The environment, another victim of war

Of course, the first victims of the war in Ukraine are the Ukrainians. The Russian soldiers, who are brainwashed by propaganda and who die in this useless war, are also to be pitied.

But the largest victims could be found elsewhere: among the populations that will suffer from climate change. This war forces decisions that are bad for the environment. First, those that affect energy. These elections are bad because they redirect considerable sums towards the arms effort, instead of towards the fight against climate change.

1. How will the Russian energy boycott affect the environment?

The end of Russian energy supplies in Europe will encourage several countries to turn to alternative energy sources. Green energies, which in 2050 should constitute almost all the energy consumed in Europe, are not yet ready to take over. European countries can find suppliers of gas, oil or coal in addition to Russia. However, those who replace Russia will have to build new facilities to meet demand. Hydrocarbons will also have to travel greater distances. Nothing very pleasant from an environmental point of view.

2. How will the new facility harm the environment?

New oil or gas installations are expensive. Its costs are amortized over several years. This is, among other things, what will happen to the new oil wells off the coast of Newfoundland. These wells will help Europe and other countries shed their dependence on Russia, but at the same time the companies that own them will put pressure on governments to make their investments profitable. The development of green energies will slow down.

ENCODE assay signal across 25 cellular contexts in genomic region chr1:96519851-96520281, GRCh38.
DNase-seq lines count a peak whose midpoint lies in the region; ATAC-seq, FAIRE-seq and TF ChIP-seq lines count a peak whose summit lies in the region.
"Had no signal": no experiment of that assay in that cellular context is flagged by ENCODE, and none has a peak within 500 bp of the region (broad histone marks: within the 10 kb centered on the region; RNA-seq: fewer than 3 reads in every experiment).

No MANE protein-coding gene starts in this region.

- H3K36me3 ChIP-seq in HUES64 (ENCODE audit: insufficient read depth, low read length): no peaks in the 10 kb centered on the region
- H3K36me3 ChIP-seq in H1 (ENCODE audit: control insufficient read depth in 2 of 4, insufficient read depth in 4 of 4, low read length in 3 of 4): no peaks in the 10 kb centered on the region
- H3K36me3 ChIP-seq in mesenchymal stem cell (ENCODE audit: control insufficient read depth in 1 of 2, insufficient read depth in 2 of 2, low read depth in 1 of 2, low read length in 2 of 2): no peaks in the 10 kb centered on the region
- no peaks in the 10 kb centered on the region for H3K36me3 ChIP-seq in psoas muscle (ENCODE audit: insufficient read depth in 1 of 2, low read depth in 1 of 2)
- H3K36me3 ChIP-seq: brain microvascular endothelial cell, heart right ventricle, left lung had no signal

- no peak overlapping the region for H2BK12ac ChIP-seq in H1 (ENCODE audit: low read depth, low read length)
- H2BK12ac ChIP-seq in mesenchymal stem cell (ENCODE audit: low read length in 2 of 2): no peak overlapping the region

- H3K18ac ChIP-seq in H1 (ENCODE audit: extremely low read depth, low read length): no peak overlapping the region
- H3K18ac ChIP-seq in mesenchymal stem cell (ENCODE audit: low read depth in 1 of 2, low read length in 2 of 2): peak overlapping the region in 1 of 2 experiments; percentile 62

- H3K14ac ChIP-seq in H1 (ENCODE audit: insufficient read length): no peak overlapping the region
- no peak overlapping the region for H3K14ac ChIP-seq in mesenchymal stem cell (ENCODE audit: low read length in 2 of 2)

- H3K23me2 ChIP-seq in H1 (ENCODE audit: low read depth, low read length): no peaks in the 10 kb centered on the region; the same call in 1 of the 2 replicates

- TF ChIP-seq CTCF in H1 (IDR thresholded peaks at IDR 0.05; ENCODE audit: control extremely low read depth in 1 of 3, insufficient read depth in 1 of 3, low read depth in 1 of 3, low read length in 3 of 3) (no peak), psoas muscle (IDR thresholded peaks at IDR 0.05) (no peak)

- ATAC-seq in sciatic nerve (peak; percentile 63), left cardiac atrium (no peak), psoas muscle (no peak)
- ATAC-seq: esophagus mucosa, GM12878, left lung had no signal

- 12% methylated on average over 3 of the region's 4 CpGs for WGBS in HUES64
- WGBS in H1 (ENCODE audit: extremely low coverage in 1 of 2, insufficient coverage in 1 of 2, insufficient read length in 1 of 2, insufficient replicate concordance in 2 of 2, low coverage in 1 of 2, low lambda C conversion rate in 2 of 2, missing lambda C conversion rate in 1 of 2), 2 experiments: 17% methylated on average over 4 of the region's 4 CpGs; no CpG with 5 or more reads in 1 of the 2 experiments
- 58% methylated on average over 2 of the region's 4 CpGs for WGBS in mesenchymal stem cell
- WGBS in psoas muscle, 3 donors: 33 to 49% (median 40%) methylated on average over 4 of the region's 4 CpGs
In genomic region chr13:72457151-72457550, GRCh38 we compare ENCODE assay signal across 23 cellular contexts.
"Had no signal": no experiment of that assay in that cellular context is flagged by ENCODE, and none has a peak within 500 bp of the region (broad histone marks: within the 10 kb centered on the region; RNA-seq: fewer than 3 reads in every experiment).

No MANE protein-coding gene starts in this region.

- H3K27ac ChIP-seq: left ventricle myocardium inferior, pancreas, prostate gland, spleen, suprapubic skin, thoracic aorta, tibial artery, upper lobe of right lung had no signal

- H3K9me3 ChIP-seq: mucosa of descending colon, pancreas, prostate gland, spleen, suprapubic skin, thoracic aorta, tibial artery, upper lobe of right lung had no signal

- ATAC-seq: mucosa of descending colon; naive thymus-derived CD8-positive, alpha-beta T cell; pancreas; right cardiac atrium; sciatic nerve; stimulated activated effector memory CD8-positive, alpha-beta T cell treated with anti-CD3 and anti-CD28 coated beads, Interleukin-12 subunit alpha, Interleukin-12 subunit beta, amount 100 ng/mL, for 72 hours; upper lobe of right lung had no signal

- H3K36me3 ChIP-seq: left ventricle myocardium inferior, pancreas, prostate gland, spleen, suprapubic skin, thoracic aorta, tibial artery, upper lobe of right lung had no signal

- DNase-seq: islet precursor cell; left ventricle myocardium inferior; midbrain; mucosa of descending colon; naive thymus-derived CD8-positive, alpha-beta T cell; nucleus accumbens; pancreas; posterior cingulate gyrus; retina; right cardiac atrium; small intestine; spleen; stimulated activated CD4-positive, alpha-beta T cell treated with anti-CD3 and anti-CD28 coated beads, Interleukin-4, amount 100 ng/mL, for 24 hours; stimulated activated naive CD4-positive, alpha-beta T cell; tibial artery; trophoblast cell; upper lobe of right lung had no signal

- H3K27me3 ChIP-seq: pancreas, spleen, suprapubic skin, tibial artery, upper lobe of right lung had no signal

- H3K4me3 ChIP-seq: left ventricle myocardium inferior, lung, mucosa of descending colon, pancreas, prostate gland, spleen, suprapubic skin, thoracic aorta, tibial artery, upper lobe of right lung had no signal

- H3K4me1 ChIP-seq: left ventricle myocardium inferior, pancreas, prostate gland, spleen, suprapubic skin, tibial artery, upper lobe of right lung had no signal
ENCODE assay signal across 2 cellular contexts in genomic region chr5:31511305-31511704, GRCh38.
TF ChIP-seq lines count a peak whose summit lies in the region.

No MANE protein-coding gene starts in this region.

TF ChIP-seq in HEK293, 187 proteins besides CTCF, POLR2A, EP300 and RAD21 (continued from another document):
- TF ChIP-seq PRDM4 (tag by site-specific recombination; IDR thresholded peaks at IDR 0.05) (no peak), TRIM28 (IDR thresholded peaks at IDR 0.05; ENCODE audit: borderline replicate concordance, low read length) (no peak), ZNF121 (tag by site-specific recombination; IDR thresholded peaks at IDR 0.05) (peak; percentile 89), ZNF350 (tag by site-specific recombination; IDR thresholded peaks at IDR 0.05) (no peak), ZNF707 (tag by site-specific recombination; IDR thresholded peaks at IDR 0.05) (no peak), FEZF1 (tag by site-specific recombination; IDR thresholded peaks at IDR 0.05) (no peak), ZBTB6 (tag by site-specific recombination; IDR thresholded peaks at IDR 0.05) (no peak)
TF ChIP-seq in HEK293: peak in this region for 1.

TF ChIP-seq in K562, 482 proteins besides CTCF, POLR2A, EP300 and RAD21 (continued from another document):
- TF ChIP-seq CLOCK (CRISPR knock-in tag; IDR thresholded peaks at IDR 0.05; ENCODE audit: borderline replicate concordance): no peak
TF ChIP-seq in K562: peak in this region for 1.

3. How do military spending and environmental spending compare?

In 2020, global military spending reached approximately $2 trillion. Spending to counteract climate change amounted to about $600 billion. The war in Ukraine, in addition to the tensions between the United States and China, will increase military spending considerably. Several sectors of activity, including the environment, are likely to receive less money due to the war effort.

4. What will be the long-term consequences of the war on the world economy?

The war in Ukraine will accelerate the deglobalization movement, which is not all bad. The COVID-19 pandemic and the growing rivalry between China and the United States have exposed the fragility of global supply and manufacturing chains. These chains are in the process of regionalization. However, the war in Ukraine risks multiplying these chains, simply because the Russian-Chinese bloc and the US-European bloc will want to depend even less on each other than before. Of course, the multiplication of these chains implies an immense waste of resources and the emission of more greenhouse gases.

5. Does war have positive aspects for the environment?

Not everything is black in this very dark portrait. The rising costs of polluting energy sources are a boon for green energy. After a period of worsening greenhouse gas emissions, green energy may pick up the slack sooner than expected. Similarly, new regional production and supply chains could ultimately reduce total greenhouse gas emissions, since products would no longer have to travel the same distances.

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